Okay, I am novice. Please pre - forgive me. I have read many posts and most of you guys are genius level and I don’t even understand half of what you are talking about… but maybe you can help. Love Audacity!
I have a library, playlist actually with like 2000 songs in it. Problem is when I listen to them the volumes are all over the place. I am constantly increasing or decreasing volume. I used another media monkey to ‘normalize’ the whole playlist, but really didn’t seem to do anything, at least not when I play it back through Windows Media Player.
I have used the Amplify feature in Audacity with good results. I don’t even know how to select the amplification level or new peak amplitude. Is it just trial and error?
Bigger question, so is there any way to run my 2000+ playlist through something here on Audacity to adjust levels automatically for the whole playlist? I won’t have the patience to do them all individually. Any advice is GREATLY appreciate and thanks in advance.
Regular Amplification or Normalization don’t work (directly) for perceived loudness or loudness matching.
For volume matching, some player software (including MediaMonkey) supports [u]ReplayGain[/u] and Apple has something similar called Sound Check. ReplayGain doesn’t change the audio data. It “tags” the file with a volume adjustment for the player to use at playback time.
If your player software doesn’t support ReplayGain [u]MP3Gain[/u] and [u]WaveGain[/u] “permanently” change the volume so they work on any audio player.
Audacity also has [u]Loudness Normalization[/u] but you have to be careful about clipping (distortion). The ReplayGain variations all have an option to override the target loudness when it would result in clipping.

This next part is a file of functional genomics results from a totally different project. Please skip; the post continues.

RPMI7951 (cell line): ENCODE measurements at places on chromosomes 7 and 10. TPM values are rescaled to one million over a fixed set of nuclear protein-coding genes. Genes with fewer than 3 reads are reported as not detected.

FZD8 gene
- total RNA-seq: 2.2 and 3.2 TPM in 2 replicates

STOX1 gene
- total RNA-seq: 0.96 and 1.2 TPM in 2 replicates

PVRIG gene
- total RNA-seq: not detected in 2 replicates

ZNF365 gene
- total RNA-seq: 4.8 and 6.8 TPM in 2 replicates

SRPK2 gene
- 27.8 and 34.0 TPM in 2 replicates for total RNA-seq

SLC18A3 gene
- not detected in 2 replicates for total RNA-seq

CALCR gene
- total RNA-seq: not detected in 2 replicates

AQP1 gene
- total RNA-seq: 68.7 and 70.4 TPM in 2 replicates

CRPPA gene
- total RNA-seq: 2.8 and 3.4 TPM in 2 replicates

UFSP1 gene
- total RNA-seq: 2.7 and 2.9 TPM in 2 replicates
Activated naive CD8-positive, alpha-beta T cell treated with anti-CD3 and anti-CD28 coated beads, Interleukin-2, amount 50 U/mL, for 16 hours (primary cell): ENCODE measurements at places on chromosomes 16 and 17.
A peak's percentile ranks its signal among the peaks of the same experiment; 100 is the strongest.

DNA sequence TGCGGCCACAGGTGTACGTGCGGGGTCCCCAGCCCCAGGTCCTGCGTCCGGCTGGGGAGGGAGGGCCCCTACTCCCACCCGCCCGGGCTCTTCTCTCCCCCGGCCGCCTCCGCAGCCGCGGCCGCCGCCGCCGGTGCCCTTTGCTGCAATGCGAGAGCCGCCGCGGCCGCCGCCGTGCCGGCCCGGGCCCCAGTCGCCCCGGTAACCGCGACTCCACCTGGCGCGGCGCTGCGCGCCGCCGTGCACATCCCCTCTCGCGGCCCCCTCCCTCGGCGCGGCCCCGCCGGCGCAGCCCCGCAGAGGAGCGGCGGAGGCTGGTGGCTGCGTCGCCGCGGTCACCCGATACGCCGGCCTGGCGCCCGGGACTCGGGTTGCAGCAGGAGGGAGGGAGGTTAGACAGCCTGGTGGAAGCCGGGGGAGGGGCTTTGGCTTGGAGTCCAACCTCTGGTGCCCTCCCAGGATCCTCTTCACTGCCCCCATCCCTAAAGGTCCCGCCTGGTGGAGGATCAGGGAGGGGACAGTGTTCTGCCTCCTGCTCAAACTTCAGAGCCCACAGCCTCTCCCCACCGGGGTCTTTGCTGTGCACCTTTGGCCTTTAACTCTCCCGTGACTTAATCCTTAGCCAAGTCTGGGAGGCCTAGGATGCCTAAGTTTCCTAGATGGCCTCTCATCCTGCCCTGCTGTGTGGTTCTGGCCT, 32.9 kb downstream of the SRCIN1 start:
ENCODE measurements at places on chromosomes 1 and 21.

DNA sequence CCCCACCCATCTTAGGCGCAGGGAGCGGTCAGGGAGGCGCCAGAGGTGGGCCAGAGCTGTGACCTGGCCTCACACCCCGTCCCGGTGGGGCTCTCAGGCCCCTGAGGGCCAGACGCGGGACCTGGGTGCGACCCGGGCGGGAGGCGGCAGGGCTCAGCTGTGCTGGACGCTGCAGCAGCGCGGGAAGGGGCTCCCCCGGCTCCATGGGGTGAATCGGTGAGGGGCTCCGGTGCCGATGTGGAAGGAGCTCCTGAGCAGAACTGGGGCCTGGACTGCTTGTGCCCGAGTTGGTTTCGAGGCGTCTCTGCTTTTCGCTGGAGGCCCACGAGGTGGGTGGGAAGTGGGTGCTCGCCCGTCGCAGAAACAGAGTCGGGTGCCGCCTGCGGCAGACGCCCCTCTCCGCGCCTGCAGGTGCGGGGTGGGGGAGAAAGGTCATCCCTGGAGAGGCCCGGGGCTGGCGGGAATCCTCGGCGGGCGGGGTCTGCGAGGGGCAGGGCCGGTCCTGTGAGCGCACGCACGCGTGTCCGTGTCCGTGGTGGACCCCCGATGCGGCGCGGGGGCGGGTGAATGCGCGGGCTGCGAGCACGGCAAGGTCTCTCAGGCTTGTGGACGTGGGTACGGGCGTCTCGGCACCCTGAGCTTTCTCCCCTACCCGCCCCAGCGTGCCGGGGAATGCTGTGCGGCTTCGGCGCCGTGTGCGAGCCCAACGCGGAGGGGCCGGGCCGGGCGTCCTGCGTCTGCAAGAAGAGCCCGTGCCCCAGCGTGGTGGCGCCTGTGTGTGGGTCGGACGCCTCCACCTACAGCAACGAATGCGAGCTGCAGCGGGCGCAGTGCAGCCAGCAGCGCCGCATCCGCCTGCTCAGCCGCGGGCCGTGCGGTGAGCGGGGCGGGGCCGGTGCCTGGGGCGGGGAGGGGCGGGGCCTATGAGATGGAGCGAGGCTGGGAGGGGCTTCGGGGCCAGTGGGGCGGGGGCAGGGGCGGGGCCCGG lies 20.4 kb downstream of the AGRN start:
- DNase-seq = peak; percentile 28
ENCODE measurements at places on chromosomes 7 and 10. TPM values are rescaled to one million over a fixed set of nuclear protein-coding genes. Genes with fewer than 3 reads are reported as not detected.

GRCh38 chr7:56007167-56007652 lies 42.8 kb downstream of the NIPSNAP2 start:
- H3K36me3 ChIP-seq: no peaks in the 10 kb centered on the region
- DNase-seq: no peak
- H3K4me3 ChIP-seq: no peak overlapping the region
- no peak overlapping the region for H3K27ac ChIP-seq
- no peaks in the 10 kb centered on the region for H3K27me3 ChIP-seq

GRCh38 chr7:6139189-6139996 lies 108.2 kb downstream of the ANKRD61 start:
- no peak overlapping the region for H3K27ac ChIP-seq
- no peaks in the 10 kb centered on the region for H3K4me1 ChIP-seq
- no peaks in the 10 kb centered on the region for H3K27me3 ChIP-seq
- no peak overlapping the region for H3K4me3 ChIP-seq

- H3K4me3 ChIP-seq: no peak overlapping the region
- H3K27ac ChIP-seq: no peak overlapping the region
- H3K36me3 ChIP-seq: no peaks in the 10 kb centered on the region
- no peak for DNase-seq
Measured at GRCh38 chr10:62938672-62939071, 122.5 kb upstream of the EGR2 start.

Note that any volume matching method will reduce the volume of many/most tracks because there are many quiet sounding songs that are already normalized (maximized). Since those normalized quiet-sounding tracks can’t be made louder without clipping, you have to make the loud tracks quieter.
I felt slightly nostalgic reading this post, since when I first visited this message board I was basically asking the same question as the OP. I never got around to normalising my entire library, and with the benefit of hindsight I am very pleased I didn’t!
Scanning your library for then applying replaygain is a much better option, that is widely supported by media players. And if your media player doesn’t support it, find another one!
One thing to be aware of is if your library includes wav files ripped from CDs you may have trouble storing replaygain information in tags that can be shared by different media players. If that is the case you should consider losslessly converting .wav files to the flac format where tagging support is significantly better developed, and as a bonus the files are also smaller.
Really appreciate the suggestions. Will read through a couple more times and check out. Replay Gain though is just a function you select in media player, not something you do to your songs - right? Allow me to continue to show my ignorance… so i am listening through my playlist as it is now, don’t touch the volume, but from one song to another there is significant volume differences. If I open up Audacity and hit the record button while the song is playing the lower volume songs have a very narrow band not even extending to the .5/-.5 ranges. If I were to look at a given song this way in Audacity, shouldn’t there be a a larger range? I know you don’t want to clip the 1/-1 range, but shouldn’t the visual be pushing up against those limits?